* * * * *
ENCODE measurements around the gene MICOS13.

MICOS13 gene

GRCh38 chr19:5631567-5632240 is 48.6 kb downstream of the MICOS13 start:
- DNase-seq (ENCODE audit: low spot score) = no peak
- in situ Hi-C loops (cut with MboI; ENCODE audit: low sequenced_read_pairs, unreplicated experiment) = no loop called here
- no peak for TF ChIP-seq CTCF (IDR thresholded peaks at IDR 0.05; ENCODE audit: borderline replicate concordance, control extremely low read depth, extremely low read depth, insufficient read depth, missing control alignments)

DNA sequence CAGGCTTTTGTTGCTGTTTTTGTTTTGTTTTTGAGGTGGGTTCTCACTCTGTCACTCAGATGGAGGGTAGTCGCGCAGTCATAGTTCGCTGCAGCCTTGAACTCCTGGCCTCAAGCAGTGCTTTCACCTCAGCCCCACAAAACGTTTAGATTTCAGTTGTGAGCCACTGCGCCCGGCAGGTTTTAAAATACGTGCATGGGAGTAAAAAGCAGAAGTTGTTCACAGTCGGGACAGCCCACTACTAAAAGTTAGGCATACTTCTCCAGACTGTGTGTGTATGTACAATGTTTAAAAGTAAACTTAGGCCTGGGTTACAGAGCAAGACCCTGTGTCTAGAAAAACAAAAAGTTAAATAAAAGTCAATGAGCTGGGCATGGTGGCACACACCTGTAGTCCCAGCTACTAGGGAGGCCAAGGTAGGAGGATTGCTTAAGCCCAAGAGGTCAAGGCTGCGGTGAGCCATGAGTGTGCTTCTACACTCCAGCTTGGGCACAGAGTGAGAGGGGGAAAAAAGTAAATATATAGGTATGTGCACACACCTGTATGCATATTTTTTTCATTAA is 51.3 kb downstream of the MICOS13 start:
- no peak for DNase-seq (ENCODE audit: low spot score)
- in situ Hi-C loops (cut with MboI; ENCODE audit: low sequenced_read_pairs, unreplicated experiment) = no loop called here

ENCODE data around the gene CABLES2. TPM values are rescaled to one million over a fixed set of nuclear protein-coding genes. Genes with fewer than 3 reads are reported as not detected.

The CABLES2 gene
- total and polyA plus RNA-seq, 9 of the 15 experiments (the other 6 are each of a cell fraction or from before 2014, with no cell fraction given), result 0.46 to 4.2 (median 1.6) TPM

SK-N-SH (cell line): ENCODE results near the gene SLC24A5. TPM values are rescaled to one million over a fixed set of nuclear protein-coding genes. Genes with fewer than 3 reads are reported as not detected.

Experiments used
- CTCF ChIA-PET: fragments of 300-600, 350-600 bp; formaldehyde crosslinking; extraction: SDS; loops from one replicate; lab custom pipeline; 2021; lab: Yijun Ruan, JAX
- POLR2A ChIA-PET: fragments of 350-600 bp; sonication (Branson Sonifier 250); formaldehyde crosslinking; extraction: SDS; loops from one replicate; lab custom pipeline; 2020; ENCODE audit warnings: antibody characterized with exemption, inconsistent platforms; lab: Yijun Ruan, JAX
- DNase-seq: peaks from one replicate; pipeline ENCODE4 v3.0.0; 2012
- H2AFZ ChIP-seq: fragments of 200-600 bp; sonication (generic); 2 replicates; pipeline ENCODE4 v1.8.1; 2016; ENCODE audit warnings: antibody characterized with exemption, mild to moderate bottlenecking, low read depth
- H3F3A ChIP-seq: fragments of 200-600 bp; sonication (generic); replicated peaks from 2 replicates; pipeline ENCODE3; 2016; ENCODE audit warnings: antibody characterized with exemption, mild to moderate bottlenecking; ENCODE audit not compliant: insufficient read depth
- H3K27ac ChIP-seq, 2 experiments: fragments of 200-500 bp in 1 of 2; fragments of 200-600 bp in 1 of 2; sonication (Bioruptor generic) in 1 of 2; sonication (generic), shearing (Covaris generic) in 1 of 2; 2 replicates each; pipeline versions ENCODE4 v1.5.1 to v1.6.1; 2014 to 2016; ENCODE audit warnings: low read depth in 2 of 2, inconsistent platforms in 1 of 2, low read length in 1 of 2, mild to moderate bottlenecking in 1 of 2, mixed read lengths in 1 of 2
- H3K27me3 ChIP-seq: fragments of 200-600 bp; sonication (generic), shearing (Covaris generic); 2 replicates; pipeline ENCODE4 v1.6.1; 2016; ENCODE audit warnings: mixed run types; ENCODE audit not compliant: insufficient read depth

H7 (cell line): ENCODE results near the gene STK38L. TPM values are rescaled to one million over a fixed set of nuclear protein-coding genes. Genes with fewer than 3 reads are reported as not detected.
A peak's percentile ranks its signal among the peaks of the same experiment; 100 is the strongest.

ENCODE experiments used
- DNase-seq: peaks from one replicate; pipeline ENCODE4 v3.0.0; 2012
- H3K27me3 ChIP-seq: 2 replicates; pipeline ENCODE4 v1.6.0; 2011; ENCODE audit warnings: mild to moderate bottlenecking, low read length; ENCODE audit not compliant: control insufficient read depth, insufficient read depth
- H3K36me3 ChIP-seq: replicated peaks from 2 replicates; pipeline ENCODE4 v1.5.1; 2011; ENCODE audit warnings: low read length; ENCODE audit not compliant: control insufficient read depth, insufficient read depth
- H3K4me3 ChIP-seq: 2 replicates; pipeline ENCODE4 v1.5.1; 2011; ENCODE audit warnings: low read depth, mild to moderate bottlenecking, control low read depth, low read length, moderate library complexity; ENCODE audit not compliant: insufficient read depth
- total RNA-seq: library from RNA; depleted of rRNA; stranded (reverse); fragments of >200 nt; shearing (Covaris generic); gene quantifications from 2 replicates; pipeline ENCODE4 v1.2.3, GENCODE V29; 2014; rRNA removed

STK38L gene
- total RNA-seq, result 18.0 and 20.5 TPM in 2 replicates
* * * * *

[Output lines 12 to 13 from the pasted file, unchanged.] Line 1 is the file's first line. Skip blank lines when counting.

- total and polyA plus RNA-seq, 9 of the 15 experiments (the other 6 are each of a cell fraction or from before 2014, with no cell fraction given), result 0.46 to 4.2 (median 1.6) TPM

SK-N-SH (cell line): ENCODE results near the gene SLC24A5. TPM values are rescaled to one million over a fixed set of nuclear protein-coding genes. Genes with fewer than 3 reads are reported as not detected.